In fact, the Yemen campaign is such an abject failure, Hezbollah’s leader is relishing in it and talking an tremendous amount of trash in the process. Israeli paper Haaretz reports:

Hezbollah leader Hassan Nasrallah slammed Saudi Arabia on Monday for its role in the conflict in Yemen, saying its “aggressions” have failed to achieve any of their objectives.

“The war being raged against Yemen by Saudi Arabia and its allies has achieved nothing whatsoever,” Nasrallah said in a televised speech, claiming the Saudis were looking for a way to back out of the conflict.

“Show me one objective that has been achieved so far,” Nasrallah said, adding that it was a “blatant Saudi failure and defeat” and a “clear victory for the Yemeni people.”

Oh, and to make matters worse, it appears the conflict has now creeped into Saudi territory:

Yemen’s Shiite rebels fired rockets and mortars into Saudi Arabia on Tuesday, killing at least two civilians and reportedly capturing five soldiers in an attack showing the insurgents’ ability to launch assaults despite weeks of airstrikes targeting them.

So while the Saudis have achieved nothing but escalate the conflict and murder civilians, they’ve spent an incredible amount of money doing it. Bloomberg reports that:

Saudi Arabia is burning through foreign reserves at a record pace as the largesse of the new king and regional turmoil ratchet up pressure on public finances already hurt by the oil price slump.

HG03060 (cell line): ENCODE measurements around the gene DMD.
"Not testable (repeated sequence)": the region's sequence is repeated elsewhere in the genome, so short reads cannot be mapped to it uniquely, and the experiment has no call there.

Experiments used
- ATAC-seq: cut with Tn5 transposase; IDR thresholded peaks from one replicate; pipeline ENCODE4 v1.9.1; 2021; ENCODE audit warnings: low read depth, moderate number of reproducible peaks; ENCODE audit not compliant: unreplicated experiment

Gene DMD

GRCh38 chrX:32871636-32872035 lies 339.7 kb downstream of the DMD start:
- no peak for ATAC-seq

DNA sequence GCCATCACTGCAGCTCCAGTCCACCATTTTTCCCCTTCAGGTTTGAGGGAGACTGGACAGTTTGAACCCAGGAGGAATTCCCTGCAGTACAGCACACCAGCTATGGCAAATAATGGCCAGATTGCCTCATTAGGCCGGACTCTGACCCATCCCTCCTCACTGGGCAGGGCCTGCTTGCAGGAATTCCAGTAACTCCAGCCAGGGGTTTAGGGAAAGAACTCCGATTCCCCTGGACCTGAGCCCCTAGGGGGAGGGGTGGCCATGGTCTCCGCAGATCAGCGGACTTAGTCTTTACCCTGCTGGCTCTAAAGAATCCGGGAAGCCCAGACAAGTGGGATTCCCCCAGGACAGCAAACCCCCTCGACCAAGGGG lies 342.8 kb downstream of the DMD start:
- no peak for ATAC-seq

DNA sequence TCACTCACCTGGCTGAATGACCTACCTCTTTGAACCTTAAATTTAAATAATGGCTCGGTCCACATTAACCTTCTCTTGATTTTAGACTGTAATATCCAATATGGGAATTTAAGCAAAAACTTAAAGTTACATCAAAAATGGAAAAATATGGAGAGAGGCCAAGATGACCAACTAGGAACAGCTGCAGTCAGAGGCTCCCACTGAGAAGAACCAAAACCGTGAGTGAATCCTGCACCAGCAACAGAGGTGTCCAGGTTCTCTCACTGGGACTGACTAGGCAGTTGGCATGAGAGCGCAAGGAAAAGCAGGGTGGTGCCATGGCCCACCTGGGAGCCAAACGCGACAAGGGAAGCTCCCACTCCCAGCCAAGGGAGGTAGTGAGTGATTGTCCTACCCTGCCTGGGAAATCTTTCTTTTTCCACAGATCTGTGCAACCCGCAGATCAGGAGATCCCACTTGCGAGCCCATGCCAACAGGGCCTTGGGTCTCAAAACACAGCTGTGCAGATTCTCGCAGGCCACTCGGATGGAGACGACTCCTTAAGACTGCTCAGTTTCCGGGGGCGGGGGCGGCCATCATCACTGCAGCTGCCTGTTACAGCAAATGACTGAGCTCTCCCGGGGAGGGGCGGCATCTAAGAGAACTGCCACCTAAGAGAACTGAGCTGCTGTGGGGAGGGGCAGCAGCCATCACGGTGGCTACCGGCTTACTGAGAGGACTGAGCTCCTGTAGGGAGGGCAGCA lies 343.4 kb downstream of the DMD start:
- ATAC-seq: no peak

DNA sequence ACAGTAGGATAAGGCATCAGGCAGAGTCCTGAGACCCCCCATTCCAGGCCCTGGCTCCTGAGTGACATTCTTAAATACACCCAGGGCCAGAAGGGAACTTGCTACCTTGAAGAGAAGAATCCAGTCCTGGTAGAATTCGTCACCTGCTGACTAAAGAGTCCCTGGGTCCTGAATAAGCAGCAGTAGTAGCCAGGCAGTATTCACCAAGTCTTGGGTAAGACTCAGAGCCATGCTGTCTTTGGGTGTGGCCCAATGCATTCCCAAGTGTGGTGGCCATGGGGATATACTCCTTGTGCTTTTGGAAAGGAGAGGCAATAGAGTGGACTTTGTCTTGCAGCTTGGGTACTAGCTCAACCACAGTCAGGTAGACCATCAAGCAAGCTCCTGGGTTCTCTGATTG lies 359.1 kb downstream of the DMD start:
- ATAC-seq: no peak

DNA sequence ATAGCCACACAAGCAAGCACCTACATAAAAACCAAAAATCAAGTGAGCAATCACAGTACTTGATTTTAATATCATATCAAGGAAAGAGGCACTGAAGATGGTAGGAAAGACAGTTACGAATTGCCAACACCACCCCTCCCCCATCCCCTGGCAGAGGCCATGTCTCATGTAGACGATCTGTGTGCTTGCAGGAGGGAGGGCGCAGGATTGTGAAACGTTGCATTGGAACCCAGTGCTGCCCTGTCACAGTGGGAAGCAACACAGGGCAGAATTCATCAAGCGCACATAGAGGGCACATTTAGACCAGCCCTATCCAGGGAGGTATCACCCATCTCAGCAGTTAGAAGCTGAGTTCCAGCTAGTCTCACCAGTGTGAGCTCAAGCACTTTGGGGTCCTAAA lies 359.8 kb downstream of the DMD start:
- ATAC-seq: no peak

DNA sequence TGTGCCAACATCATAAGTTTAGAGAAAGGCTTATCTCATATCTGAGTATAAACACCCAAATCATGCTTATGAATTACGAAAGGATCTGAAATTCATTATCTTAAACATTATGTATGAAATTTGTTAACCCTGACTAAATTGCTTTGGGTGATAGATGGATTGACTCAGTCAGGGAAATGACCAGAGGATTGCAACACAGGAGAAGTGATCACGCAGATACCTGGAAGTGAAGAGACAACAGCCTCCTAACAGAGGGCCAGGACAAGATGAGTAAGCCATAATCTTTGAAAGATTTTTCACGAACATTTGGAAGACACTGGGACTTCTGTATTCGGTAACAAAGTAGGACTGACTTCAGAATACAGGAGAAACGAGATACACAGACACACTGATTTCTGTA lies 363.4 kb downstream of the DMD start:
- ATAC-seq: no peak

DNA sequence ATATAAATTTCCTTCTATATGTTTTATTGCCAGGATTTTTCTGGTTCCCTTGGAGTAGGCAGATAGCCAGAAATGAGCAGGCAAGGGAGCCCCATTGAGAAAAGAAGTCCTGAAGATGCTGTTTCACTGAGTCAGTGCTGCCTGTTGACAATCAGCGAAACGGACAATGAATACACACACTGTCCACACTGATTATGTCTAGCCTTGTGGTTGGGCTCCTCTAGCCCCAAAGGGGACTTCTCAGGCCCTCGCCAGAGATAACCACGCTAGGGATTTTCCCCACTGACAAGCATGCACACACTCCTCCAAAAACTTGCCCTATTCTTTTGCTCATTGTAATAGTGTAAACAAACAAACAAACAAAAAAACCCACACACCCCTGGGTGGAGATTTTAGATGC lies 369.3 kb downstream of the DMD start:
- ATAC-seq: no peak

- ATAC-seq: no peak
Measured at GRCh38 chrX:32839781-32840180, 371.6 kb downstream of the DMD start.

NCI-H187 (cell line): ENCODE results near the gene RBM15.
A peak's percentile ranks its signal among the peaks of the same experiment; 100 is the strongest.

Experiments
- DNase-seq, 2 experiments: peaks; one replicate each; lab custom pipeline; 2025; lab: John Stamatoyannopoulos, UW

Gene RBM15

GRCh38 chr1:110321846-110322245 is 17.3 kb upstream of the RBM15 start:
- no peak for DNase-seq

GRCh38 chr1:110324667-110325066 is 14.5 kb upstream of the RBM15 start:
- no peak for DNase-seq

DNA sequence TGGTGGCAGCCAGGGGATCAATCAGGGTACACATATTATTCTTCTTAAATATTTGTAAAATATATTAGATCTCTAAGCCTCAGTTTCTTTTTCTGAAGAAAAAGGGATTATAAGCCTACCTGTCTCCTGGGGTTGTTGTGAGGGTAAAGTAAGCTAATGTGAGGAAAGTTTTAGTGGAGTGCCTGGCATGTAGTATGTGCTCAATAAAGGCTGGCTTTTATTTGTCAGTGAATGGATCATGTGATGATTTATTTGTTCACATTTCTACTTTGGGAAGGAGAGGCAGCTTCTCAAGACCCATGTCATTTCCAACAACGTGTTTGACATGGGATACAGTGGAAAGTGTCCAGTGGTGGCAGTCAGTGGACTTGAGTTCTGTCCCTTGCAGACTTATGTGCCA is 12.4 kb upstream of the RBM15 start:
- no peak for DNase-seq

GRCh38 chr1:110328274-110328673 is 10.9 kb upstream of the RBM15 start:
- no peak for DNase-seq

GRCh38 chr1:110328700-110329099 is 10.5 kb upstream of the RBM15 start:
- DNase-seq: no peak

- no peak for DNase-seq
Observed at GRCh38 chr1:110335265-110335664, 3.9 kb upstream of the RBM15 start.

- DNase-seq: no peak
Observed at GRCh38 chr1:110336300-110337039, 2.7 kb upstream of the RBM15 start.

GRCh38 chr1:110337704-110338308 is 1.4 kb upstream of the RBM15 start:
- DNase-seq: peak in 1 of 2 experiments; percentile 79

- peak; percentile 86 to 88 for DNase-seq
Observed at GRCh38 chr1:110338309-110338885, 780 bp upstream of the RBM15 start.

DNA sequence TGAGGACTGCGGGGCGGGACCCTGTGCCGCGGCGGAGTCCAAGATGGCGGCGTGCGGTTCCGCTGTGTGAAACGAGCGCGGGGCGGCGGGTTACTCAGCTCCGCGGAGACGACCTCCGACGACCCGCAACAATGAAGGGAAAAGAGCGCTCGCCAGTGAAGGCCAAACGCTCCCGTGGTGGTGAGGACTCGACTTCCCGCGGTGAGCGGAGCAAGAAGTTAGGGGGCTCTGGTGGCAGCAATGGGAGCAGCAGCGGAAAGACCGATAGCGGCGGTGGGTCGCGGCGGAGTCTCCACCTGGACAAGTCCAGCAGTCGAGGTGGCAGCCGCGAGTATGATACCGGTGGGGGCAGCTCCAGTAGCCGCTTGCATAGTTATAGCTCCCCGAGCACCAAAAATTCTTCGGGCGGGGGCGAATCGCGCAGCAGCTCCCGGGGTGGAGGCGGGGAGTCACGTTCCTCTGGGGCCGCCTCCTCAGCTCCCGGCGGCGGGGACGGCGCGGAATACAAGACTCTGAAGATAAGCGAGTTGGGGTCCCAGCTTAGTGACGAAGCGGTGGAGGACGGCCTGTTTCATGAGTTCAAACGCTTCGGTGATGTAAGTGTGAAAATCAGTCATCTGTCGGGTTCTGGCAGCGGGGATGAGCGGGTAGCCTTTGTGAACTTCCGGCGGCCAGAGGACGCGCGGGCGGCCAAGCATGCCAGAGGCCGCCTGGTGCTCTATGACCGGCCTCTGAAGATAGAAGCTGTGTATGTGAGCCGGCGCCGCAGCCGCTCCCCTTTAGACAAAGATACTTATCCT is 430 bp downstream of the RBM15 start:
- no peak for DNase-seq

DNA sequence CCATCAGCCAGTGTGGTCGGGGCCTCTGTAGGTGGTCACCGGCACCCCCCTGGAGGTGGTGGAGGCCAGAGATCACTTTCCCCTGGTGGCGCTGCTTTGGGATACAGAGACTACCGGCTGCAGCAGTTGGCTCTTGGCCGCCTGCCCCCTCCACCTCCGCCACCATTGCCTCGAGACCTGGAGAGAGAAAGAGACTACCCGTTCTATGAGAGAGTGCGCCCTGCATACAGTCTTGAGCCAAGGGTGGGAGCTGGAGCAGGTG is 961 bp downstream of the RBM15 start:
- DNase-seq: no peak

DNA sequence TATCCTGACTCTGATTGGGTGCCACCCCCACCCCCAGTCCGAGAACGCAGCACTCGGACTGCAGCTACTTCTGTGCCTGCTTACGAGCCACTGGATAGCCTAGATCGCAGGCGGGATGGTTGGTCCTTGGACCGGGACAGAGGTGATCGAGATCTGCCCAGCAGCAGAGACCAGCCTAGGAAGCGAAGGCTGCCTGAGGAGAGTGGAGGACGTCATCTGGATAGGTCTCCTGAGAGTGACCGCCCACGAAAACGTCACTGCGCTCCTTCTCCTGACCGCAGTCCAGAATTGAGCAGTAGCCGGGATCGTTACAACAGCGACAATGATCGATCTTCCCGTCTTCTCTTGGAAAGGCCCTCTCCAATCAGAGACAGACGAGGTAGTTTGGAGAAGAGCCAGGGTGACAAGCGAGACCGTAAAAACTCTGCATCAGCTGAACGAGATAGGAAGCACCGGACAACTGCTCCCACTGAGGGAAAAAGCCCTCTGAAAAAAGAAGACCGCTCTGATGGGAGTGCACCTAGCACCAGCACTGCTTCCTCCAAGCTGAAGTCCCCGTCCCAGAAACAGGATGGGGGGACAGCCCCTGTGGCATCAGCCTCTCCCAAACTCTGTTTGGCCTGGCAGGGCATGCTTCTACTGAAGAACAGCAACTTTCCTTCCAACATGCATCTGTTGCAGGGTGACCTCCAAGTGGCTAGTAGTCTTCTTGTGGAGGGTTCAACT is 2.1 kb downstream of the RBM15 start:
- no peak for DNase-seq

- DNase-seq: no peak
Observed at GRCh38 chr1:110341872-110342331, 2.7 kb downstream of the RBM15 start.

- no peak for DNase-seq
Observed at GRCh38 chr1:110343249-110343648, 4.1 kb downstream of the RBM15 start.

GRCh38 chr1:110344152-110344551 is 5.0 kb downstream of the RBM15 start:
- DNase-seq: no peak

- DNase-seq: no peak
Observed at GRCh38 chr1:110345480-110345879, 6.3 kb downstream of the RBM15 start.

The kingdom spent $36 billion of the central bank’s net foreign assets — about 5 percent of the total — in February and March, the biggest two-month drop on record, data released this week show. The fall was in part due to King Salman’s order to give government employees and pensioners a two-month bonus after he ascended to the throne of the world’s biggest oil exporter in January.

Screen Shot 2015-05-06 at 12.02.00 PM

Malik expects the budget deficit to widen to 14.5 percent of gross domestic product this year, compared with a gap of 1.9 percent in 2014. The king’s handouts are likely to boost domestic consumption, supporting non-oil economic growth, she said.

While the new Saudi king thinks he’s solidifying his power internally and externally, the Kingdom seems to be more vulnerable now than ever. In contrast, Iran seems to be stronger than ever, and I suspect it will supersede Saudi Arabia within the region a lot sooner than people recognize. Particularly if the Saudis continue along their recent senseless course, and all indications are that they will.

For related articles, see:

Record Beheadings and the Mass Arrest of Christians – Is it ISIS? No it’s Saudi Arabia

The New York Post Reports – FBI is Covering Up Saudi Links to 9/11 Attack

Already 45 Beheadings in 2015 – Saudi Arabia on Pace to Easily Beat 2014’s Decapitation Level

Saudi Arabia Sentences 3 Lawyers to Jail for Tweets

In Liberty,
Michael Krieger